Provided by: udftools_2.1-1build1_amd64 bug


       udflabel — show or change UDF filesystem label


       udflabel [encoding-options] [block-options] [identifier-options] device [new-label]


       When  udflabel is invoked without identifier-options and without specifying new-label then
       it shows current label of UDF filesystem on device to standard output  terminated  by  new
       line.  Otherwise  it  updates  UDF filesystem (up to the revision 2.60) on device with new
       specified identifiers from identifier-options. Specifying new-label is  synonym  for  both
       --lvid and --vid, see section UDF LABEL AND UUID.


              Display the usage and the list of options.

       -b,--blocksize= block-size
              Specify  the  size  of  blocks in bytes. Valid block size for a UDF filesystem is a
              power of two in the range from 512  to  32768  and  must  match  a  device  logical
              (sector)  size. If omitted, udflabel tries to autodetect block size. First it tries
              logical (sector) size and then all valid block sizes.

       --vatblock= vat-block
              Specify the block location of the  Virtual  Allocation  Table.  Virtual  Allocation
              Table  is  present  only on UDF disks with Virtual Partition Map and must be at the
              last written/recorded disk block.

              If omitted, udflabel for optical disc tries to detect the last recorded block  with
              fallback  to the last block of block device or disk file image. In most cases, this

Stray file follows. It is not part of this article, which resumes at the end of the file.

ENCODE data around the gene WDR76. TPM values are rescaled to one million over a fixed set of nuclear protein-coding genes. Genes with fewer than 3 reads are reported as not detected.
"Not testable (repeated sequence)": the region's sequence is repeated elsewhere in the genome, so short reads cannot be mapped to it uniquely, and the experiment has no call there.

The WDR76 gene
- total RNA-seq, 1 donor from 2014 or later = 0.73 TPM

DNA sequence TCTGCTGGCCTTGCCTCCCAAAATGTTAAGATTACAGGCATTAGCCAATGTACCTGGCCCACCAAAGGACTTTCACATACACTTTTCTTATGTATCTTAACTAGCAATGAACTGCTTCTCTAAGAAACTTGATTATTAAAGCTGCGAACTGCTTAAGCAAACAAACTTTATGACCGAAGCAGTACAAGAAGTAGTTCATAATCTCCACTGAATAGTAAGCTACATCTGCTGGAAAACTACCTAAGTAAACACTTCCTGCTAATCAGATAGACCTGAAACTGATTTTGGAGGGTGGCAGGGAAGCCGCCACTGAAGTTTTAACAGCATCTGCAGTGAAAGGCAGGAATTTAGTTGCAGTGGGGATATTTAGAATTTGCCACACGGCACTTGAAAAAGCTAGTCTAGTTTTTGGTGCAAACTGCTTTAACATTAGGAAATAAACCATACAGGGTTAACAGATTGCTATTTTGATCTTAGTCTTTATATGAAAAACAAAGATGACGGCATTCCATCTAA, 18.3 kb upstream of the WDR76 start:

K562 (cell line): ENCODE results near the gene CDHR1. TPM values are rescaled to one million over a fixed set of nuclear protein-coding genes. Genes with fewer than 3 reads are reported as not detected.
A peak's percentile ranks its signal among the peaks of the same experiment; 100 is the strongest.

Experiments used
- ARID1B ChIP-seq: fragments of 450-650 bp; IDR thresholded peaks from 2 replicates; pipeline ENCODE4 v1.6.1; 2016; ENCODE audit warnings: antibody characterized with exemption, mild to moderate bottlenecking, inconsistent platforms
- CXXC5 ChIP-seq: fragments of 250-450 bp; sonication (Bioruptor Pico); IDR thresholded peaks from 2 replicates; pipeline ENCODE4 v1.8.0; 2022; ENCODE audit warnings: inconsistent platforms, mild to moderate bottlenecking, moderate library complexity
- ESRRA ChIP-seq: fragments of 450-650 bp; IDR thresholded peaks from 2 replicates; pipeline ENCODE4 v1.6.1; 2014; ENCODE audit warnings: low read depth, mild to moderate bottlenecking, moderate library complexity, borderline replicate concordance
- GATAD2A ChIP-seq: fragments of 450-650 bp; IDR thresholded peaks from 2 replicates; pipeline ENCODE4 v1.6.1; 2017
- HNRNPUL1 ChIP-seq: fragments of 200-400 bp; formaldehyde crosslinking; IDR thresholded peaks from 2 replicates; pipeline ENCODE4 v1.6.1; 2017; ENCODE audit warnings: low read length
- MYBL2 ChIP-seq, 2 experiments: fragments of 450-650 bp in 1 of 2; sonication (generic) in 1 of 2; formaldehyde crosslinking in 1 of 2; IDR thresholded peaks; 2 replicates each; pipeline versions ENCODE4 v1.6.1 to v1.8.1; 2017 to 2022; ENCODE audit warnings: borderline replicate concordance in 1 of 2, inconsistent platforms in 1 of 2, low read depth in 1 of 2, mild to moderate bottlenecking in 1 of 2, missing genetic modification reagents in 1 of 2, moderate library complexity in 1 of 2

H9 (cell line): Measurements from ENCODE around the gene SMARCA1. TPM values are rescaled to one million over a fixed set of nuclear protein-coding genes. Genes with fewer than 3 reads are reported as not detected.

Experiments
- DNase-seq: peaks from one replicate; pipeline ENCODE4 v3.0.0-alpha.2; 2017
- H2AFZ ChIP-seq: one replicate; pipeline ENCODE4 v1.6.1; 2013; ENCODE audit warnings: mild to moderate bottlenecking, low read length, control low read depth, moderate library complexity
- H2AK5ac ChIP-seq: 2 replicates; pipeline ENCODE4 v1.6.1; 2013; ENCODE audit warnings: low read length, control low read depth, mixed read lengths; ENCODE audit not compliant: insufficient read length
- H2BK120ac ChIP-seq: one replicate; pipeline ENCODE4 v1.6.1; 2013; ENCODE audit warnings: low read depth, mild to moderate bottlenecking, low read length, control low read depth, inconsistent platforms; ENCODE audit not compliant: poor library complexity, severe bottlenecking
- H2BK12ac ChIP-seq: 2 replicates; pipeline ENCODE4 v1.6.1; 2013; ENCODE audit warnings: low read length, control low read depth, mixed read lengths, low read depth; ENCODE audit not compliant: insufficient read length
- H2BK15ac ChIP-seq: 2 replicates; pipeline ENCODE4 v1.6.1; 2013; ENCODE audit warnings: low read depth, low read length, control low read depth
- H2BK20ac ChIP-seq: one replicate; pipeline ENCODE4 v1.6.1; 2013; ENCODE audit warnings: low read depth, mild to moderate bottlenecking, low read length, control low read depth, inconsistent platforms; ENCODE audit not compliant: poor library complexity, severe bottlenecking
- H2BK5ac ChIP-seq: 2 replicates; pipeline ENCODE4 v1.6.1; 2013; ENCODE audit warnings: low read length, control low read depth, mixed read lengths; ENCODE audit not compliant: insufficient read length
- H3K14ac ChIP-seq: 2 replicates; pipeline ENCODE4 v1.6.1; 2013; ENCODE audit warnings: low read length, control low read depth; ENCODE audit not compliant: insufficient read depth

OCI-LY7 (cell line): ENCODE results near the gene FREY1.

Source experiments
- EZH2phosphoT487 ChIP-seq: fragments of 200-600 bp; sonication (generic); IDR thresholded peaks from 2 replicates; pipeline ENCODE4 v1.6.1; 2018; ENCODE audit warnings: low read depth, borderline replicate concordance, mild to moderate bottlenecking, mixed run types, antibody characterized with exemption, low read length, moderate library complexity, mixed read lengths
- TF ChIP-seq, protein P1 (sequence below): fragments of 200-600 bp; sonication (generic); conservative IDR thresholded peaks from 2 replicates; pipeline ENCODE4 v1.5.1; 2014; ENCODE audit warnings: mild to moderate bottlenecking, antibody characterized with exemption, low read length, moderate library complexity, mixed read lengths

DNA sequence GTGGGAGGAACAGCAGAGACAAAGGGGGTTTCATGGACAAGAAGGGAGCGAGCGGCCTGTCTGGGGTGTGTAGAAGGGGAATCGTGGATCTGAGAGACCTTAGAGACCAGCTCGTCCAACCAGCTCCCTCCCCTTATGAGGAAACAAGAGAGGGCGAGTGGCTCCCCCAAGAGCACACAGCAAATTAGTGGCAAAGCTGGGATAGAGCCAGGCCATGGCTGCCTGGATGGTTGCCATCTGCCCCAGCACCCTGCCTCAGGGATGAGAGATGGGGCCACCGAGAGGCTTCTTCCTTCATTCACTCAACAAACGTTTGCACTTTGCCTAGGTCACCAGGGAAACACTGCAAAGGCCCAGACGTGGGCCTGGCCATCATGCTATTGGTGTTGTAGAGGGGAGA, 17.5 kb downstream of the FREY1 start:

fallback does not have to work and for disk file  images  with  Virtual  Allocation
              Table it is necessary to specify the correct location.

              Virtual Allocation Table contains Logical Volume Identifier (UDF Label).

              Force updating UDF disks without write support. Some media, like CD-ROM, DVD-ROM or
              BD-ROM are read-only. Other media, like CD-RW or DVD-RW,  are  write-once.  UDF  is
              designed  also  for such media where updating Label or Identifiers is not possible.
              But in some rare cases, it could make sense to try and overwrite the existing Label
              or  Identifiers  also  for UDF filesystem which has Access Type either Read-Only or
              Recordable (Write-Once).  This  is  possible  only  if  underlying  media  supports
              overwriting.  E.g.  UDF  image of CD-ROM stored on hard disk or Read-Only UDF image
              burned to DVD-RAM or BD-RE discs. Option --force ignores UDF Access Type and treats
              it as Overwritable.

              Not  really,  do  not  write to device. Just simulate and display what would happen
              with device. Useful for determining which UDF blocks would be overwritten.

       -u,--uuid= uuid
              Specify the UDF uuid. Must be exactly 16 hexadecimal lowercase digits and  is  used
              for  first  16  characters of --fullvsid option. Special value random generates new
              uuid from local time and a random number. See section UDF LABEL AND UUID.

       --lvid= new-logical-volume-identifier
              Specify the new Logical Volume Identifier.

       --vid= new-volume-identifier
              Specify the new Volume Identifier.

       --vsid= new-volume-set-identifier
              Specify the new 17.–127. character of Volume Set Identifier. See section UDF  LABEL
              AND UUID.

       --fsid= new-file-set-identifier
              Specify the new File Set Identifier.

       --fullvsid= new-full-volume-set-identifier
              Specify  the  new  Volume  Set  identifier.  Overwrite  previous  --uuid and --vsid
              options. See section UDF LABEL AND UUID.

              Treat identifier string options as strings  encoded  according  to  current  locale
              settings (default). Must be specified as the first argument.

       --u8   Treat identifier string options as strings encoded in 8-bit OSTA Compressed Unicode